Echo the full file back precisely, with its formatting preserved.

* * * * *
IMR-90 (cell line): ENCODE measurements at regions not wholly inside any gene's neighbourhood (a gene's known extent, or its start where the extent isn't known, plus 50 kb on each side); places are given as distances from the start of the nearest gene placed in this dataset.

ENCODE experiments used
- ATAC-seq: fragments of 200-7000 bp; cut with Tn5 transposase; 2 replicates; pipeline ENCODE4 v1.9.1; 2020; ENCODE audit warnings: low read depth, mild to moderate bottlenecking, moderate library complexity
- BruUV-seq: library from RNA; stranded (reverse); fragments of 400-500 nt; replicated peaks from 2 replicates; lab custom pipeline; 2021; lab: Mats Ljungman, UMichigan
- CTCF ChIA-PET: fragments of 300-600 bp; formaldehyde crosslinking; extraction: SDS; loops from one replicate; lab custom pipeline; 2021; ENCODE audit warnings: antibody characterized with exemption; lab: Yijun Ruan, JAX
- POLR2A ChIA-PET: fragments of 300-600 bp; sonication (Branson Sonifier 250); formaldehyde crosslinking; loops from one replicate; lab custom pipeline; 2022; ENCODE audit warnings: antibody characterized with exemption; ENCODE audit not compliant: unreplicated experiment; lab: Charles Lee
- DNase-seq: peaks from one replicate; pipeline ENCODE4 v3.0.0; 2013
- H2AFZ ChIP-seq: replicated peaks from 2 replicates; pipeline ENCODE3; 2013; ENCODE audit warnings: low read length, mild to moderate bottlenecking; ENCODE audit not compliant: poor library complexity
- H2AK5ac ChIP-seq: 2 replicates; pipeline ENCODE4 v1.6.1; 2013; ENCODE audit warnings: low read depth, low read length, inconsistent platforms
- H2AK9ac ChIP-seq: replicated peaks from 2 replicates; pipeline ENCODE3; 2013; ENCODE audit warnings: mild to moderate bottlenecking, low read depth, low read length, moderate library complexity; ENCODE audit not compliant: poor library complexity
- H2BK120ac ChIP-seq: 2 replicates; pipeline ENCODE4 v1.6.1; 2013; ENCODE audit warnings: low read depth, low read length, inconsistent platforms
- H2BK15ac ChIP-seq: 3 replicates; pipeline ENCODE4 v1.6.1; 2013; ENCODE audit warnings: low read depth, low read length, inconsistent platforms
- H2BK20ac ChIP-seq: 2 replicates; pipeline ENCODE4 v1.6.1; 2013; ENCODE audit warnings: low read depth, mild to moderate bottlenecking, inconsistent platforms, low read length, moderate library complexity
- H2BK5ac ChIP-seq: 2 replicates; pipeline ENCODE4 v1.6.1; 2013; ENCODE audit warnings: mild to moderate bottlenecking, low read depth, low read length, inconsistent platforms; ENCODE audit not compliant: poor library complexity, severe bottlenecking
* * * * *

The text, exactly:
IMR-90 (cell line): ENCODE measurements at regions not wholly inside any gene's neighbourhood (a gene's known extent, or its start where the extent isn't known, plus 50 kb on each side); places are given as distances from the start of the nearest gene placed in this dataset.

ENCODE experiments used
- ATAC-seq: fragments of 200-7000 bp; cut with Tn5 transposase; 2 replicates; pipeline ENCODE4 v1.9.1; 2020; ENCODE audit warnings: low read depth, mild to moderate bottlenecking, moderate library complexity
- BruUV-seq: library from RNA; stranded (reverse); fragments of 400-500 nt; replicated peaks from 2 replicates; lab custom pipeline; 2021; lab: Mats Ljungman, UMichigan
- CTCF ChIA-PET: fragments of 300-600 bp; formaldehyde crosslinking; extraction: SDS; loops from one replicate; lab custom pipeline; 2021; ENCODE audit warnings: antibody characterized with exemption; lab: Yijun Ruan, JAX
- POLR2A ChIA-PET: fragments of 300-600 bp; sonication (Branson Sonifier 250); formaldehyde crosslinking; loops from one replicate; lab custom pipeline; 2022; ENCODE audit warnings: antibody characterized with exemption; ENCODE audit not compliant: unreplicated experiment; lab: Charles Lee
- DNase-seq: peaks from one replicate; pipeline ENCODE4 v3.0.0; 2013
- H2AFZ ChIP-seq: replicated peaks from 2 replicates; pipeline ENCODE3; 2013; ENCODE audit warnings: low read length, mild to moderate bottlenecking; ENCODE audit not compliant: poor library complexity
- H2AK5ac ChIP-seq: 2 replicates; pipeline ENCODE4 v1.6.1; 2013; ENCODE audit warnings: low read depth, low read length, inconsistent platforms
- H2AK9ac ChIP-seq: replicated peaks from 2 replicates; pipeline ENCODE3; 2013; ENCODE audit warnings: mild to moderate bottlenecking, low read depth, low read length, moderate library complexity; ENCODE audit not compliant: poor library complexity
- H2BK120ac ChIP-seq: 2 replicates; pipeline ENCODE4 v1.6.1; 2013; ENCODE audit warnings: low read depth, low read length, inconsistent platforms
- H2BK15ac ChIP-seq: 3 replicates; pipeline ENCODE4 v1.6.1; 2013; ENCODE audit warnings: low read depth, low read length, inconsistent platforms
- H2BK20ac ChIP-seq: 2 replicates; pipeline ENCODE4 v1.6.1; 2013; ENCODE audit warnings: low read depth, mild to moderate bottlenecking, inconsistent platforms, low read length, moderate library complexity
- H2BK5ac ChIP-seq: 2 replicates; pipeline ENCODE4 v1.6.1; 2013; ENCODE audit warnings: mild to moderate bottlenecking, low read depth, low read length, inconsistent platforms; ENCODE audit not compliant: poor library complexity, severe bottlenecking